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Every soccer commercial Pelé starred in

He was a genius out on the pitch and a big draw for advertisers. Pelé was the face of many brands and products from the 1970s up until quite recently.

El delantero deleita a sus compañeros de la Selección Brasileña.
Getty Images

Pelé was one of the most gifted, skillful and imaginative players the world has ever witnessed out on the field of play. And he was just as charismatic off the field as he was on it so it’s no wonder that he became an advertising agency’s dream. Who wouldn’t want the greatest footballer of all-time to sell their products? He was the face of many brands and perhaps more importantly, his image was often used to portray a lifestyle.

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That was the case when he was forced to return out of semi-retirement to solve unforeseen financial problems. In June 1973, Pelé signed a three-year deal worth $7 million with the New York Cosmos, and with it came a host of lucrative sponsorship and partnership deals. Included in the contract was an agreement for Cosmos’ owners, Warner Communications, to use Pelé's image for advertising and PR exercises.

Pepsi deal

In 1974, Coca-Cola became a corporate partner of FIFA for the World Cup but a year earlier, the soft drink brand’s leading competitor Pepsi struck a partnership deal with Pelé, football’s biggest name and one of the stars of Mexico 70.

In May 1973, Pelé signed up with Pepsi as an ambassador and consultant in their Pepsi-Cola International Youth Soccer Program, travelling to far-flung places including Kenya to promote the Beautiful Game with football clinics as well as getting the brand’s name exposure. “I only take part in things I believe in,” he said, adding that the idea was to get “a positive message across” to the public.

Pelé starred in several television commercials for Pepsi - he was very much the face of the Pepsi Generation. Advertising in the 1970s was a million miles away from the slick campaigns we see today. One of Pelé's first commercials for Pepsi in 1974 sees him urging us to join the Pepsi People, with the slogan “Feelin’ Free”. The one-minute segment starts with Pelé alone on a beach, juggling a ball bare-footed. He is soon joined by a group of youngsters, the Pepsi people, who try, unsuccessfully, to get the ball off him. After refreshing bottle of cola at a beach-side bar, it’s back for more football by the water’s edge as the waves roll in.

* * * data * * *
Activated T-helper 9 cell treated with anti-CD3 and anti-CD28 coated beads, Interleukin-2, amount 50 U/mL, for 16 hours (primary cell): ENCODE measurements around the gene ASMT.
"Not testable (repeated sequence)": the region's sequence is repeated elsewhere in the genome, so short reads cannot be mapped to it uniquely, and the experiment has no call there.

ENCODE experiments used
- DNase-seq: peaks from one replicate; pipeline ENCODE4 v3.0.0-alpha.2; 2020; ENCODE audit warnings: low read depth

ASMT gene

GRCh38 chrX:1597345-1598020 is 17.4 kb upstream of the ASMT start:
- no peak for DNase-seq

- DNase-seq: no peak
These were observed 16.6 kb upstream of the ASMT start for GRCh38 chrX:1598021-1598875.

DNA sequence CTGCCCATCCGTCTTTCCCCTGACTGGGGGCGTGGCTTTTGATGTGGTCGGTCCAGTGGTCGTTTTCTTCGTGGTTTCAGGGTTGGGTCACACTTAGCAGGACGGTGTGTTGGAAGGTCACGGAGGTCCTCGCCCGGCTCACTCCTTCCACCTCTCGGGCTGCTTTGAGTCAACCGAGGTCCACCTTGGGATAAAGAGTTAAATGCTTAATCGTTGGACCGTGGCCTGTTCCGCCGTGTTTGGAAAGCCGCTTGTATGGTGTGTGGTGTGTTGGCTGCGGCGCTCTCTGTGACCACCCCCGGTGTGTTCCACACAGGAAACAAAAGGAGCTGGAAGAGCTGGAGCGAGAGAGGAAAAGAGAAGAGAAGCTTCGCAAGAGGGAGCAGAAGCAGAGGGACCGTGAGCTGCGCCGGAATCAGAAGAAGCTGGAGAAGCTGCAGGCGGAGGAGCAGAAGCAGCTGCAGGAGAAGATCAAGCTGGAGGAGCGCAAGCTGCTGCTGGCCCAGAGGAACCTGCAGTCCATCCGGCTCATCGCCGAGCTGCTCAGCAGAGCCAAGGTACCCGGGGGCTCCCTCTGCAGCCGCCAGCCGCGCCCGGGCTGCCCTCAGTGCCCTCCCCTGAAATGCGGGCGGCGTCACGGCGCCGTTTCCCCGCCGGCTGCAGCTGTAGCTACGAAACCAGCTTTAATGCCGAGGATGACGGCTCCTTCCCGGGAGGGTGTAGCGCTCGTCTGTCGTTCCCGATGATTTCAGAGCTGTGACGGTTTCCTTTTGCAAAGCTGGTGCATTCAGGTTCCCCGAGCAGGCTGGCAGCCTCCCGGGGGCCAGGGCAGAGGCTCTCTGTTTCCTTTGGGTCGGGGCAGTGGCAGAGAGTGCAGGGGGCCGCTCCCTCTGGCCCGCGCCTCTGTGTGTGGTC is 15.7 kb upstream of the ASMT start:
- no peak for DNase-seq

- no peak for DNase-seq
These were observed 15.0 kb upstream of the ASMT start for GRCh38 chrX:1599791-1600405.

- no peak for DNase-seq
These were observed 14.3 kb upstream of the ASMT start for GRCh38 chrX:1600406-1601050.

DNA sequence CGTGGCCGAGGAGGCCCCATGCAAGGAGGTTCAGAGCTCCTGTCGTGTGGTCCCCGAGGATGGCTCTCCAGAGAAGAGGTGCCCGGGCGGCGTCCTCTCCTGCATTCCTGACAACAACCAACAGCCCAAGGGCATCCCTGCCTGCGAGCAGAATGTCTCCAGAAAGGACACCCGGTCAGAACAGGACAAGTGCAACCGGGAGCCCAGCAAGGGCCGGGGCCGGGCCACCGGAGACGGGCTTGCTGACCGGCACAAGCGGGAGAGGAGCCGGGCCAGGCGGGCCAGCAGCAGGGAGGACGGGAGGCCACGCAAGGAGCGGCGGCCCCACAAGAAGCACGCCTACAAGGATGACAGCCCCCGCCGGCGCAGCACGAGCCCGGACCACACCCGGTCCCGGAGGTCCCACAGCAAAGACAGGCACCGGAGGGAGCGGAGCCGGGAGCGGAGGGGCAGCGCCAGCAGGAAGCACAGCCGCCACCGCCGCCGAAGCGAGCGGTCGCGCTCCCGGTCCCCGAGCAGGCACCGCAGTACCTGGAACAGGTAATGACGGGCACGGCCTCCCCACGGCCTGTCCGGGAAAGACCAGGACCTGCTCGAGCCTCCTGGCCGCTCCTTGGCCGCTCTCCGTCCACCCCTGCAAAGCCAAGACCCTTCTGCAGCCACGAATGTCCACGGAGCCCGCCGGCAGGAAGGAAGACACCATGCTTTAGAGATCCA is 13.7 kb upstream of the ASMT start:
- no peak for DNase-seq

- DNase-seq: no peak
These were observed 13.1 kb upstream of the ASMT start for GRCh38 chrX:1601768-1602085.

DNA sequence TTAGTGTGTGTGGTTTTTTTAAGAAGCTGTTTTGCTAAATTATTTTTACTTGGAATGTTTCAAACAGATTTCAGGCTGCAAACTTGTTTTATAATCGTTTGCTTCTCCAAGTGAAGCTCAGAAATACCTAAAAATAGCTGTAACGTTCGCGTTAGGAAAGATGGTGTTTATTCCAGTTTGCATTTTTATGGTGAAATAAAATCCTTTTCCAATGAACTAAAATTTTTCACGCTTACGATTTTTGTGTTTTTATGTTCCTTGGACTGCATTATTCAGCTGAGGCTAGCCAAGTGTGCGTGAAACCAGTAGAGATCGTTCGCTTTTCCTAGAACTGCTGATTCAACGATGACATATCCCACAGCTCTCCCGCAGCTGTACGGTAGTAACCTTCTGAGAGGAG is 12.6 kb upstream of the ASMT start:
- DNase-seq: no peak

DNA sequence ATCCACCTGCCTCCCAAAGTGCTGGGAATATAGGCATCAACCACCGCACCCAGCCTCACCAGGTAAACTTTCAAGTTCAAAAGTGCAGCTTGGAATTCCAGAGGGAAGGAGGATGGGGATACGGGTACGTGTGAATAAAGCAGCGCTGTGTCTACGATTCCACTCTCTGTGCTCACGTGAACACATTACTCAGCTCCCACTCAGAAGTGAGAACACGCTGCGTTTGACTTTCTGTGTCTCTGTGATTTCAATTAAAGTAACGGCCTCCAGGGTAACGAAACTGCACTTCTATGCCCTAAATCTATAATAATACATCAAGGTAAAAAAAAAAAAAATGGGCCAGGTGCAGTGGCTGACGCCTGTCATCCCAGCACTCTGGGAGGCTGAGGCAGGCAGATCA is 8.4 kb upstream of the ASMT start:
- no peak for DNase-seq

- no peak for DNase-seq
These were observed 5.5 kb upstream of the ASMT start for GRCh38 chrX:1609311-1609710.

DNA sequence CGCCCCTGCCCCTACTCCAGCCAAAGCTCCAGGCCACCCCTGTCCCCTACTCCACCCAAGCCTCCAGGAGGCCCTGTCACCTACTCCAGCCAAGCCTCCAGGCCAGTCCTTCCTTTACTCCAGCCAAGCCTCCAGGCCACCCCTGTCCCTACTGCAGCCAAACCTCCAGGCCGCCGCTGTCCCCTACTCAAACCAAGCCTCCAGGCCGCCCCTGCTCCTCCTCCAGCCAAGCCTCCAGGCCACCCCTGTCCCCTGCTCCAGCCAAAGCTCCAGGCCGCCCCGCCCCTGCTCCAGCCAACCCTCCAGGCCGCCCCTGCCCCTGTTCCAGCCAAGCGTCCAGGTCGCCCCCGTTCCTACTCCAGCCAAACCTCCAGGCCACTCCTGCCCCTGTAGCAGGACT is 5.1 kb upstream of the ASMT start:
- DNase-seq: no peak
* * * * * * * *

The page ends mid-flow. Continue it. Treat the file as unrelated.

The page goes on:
Another commercial has Pelé working out in training with his old Santos team mates. He gets to complete most of his repertoire - volleys, headers, an overhead-kick, a nutmeg…

Still promoting Pepsi long after he had left the Cosmos, a later commercial has Pelé giving a football masterclass to a group of young kids, one of them initially too afraid to tackle him during practice. Pelé invites him to a skills contest where the two of them delve into their bag of tricks.

Pelé was lured by other brands too - including credit card company American Express. A couple of these television commercials still were recorded for posterity and can still be seen on Youtube. “I’m known for using my head on the soccer field, and I also use my head when I travel,” Pelé says, addressing the camera, in his native Portuguese while a pilot, ball tucked under his arm, impatiently checks his watch behind him.

He recorded another American Express spot for the South American market, speaking in Spanish and appearing as a not very adept hitter for Caracas baseball team.

Soft drinks and credit cards were not the only products which Pelé happily promoted. He had worn Puma boots (Apollo and King) since the 1970 World Cup in Mexico. There was no much call for TV commercials for football boots in those days but he did regularly appear in printed adverts and on billboards wearing his Pumas.

Other endorsements included Mastercard, making Tasty Tuna baguettes with Robbie Fowler and Steve McManaman for Subway, taking on Maradona and Zidane in a game of table football in a commercial for fashion house Louis Vuitton which was shot in Malasaña watering hole, Casa Maravillas in Madrid.

In his later years, he even agreed to be the face of Pfizer’s campaign for Viagra, but quickly made it clear that he had never been in a situation where he actually had to use the product himself.